In addition, Salesian missionaries were able to provide support for 20 families in the Ivato district thanks to donor funding from Salesian Missions. With the funding, Salesians purchased rice, pulses, sugar and more to meet the daily food needs of the families, along with soap and candles. Salesians also taught the families about the importance of taking care of their bodies and health, with a focus on personal hygiene and nutrition. Salesians also provided psychological support to help families overcome the difficulties they encounter in their daily lives.

Rescue children facing adversity

Salesian missionaries in the capital city of Antananarivo provide services to more than 110 boys in the detention home of Anjanamasina. The program, which is often referred to as the “House of Rascals,” is far beyond capacity, originally built and structured to accommodate 60 to 70 youth. There are often not enough provisions for all the youth being held there. For instance, the program only has enough rice to feed 80, and in the winter, there are not enough blankets for every boy.

Some of the minors in the program have been prosecuted by the law while others are children whose families can no longer take care of them. In Madagascar, unemployment and economic and socio-political challenges cause many families to consider the education of their children secondary when compared with providing food and meeting the needs of everyday life. Often children are abandoned as many parents prefer to entrust them to the detention home rather than taking care of them themselves. Salesian missionaries are working to ensure these youth have a second chance at a better life.

Improve infrastructure

According to Salesian missionaries in the Fianarantsoa region of Madagascar, forests are being reduced by about 200,000 hectares a year due to unscrupulous activities in the area. Various firms and activities damage the environment in the Fianarantsoa region, which also has several sawmills, homes and small workshops.

Father Giuseppe “Bepi” Miele, who has been in Madagascar for almost 37 years, is aware of the local challenges and intends to do everything he can to help. He recently developed an initiative to aid both the youth in Salesian programs and the whole community. Fr. Miele recently asked for support from the Don Bosco Mission in Turin, Italy. He wants to equip the Salesian mission in Fianarantsoa with a briquetting machine.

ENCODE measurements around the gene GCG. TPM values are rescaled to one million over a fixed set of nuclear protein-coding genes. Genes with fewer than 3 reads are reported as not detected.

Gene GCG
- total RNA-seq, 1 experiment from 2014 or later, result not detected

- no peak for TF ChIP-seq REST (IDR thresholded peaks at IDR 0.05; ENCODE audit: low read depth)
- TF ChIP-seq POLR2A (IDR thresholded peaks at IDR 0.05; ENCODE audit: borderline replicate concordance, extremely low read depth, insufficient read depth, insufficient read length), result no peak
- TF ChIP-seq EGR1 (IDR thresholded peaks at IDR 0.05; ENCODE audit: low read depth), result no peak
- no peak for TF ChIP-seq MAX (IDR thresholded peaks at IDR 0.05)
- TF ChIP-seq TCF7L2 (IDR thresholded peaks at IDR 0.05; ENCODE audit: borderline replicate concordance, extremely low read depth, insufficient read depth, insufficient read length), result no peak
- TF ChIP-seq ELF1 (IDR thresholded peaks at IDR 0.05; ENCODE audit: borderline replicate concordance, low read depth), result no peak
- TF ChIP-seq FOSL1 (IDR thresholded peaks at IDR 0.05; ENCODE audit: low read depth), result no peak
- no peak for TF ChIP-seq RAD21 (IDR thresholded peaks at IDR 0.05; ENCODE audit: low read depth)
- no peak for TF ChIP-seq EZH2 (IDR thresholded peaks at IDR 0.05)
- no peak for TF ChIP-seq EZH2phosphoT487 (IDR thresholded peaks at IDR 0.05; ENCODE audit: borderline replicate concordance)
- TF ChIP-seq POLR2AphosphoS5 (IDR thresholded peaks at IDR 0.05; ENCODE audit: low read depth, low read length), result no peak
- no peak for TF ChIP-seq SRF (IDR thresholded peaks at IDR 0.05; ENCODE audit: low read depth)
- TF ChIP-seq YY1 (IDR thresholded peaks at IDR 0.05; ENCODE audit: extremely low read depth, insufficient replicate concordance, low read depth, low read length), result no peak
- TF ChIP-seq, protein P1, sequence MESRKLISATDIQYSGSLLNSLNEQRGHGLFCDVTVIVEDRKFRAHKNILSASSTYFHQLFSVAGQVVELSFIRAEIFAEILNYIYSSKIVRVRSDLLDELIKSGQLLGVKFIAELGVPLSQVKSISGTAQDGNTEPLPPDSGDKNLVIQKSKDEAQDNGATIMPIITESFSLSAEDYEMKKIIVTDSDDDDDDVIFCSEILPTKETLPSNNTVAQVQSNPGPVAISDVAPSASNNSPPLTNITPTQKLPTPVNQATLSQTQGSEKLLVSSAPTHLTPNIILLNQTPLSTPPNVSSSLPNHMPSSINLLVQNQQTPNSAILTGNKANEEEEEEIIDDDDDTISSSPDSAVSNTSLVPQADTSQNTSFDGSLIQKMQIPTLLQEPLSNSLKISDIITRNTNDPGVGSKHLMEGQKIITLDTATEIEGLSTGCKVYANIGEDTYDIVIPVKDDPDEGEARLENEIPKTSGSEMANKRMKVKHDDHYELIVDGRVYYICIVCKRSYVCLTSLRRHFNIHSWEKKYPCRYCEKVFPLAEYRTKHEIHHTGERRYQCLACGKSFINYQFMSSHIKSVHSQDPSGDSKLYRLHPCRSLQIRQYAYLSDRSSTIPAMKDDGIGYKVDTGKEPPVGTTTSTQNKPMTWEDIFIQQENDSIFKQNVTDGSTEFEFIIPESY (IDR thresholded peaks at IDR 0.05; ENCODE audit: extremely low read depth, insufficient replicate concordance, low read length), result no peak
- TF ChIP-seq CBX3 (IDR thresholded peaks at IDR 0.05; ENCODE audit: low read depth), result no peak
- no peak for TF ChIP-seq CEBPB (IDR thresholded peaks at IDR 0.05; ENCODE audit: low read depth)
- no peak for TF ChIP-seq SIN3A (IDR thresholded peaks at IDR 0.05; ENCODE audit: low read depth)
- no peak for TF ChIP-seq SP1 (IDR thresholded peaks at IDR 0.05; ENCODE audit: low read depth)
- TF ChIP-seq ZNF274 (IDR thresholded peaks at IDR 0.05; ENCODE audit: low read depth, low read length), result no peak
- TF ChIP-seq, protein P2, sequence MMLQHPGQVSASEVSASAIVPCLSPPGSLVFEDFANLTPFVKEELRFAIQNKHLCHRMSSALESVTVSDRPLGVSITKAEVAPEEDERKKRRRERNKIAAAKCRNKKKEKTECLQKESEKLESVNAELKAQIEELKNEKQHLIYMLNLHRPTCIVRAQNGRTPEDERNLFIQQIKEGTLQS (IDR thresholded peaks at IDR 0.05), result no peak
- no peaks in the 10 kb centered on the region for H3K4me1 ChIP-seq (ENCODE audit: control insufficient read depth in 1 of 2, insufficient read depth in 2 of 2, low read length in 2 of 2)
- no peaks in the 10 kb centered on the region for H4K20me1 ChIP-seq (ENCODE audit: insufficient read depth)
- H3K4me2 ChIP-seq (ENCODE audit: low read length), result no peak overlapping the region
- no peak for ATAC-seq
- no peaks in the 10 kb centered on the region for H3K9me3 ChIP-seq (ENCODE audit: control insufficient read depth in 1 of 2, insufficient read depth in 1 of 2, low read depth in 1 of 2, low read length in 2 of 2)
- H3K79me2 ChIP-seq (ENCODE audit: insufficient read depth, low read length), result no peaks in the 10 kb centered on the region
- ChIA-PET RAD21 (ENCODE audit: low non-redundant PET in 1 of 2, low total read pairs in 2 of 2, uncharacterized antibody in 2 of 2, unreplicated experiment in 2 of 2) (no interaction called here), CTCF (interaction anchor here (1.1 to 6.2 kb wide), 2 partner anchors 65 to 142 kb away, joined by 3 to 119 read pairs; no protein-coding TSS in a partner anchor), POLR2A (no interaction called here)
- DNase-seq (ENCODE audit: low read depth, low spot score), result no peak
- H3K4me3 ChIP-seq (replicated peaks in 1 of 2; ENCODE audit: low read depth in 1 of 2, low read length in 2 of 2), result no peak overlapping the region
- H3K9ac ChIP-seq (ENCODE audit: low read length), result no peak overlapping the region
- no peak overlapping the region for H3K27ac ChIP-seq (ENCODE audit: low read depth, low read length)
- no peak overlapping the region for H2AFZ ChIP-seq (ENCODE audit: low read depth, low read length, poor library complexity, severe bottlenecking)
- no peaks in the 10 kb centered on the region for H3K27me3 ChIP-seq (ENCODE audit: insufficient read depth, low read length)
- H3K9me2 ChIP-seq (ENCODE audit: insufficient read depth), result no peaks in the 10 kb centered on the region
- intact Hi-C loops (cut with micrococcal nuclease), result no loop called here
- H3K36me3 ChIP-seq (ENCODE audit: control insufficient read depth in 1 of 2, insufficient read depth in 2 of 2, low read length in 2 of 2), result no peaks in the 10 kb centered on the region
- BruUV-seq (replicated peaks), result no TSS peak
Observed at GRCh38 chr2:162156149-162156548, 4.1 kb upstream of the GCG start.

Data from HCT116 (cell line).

With this new machine, the waste from the sawmills will be compressed into bricks and logs that will then be used as fuel to replace coal. The first step will be to put the bricks at the disposal of local families so they familiarize themselves with the bricks, using them for free instead of coal. When people have seen the benefits, an awareness-raising plan will be put in place to be able to sell the product. Sales will subsidize the wages of young people who will use the briquetting machine. The sales profits will also become a source of self-financing for the Salesian’s program activities.

Fr. Miele aims to help support youth who are unable to find a job as well as families who need a cheaper and more ecological fuel source than coal. The whole population will also benefit from this project as they will no longer be exposed to the harmful gas that coal releases. The 250 children from the Salesian school canteen will also benefit from the revenue from the sale of the fuel.

In addition, Salesian missionaries in the Fianarantsoa region of Madagascar were able to assist 10 graduates of the local Salesian vocational training center in launching a small business enterprise thanks to Salesian Missions donors. The project will train the Salesian graduates in management, operations and the development of a plan to establish a construction business.

In addition to providing business training and support, Salesian missionaries will work to connect the graduates’ new business with the community to help with the acquisition of customers. In the meantime, Salesian missionaries are employing them to repair and restore sections of the Salesian training center where they learned their skills.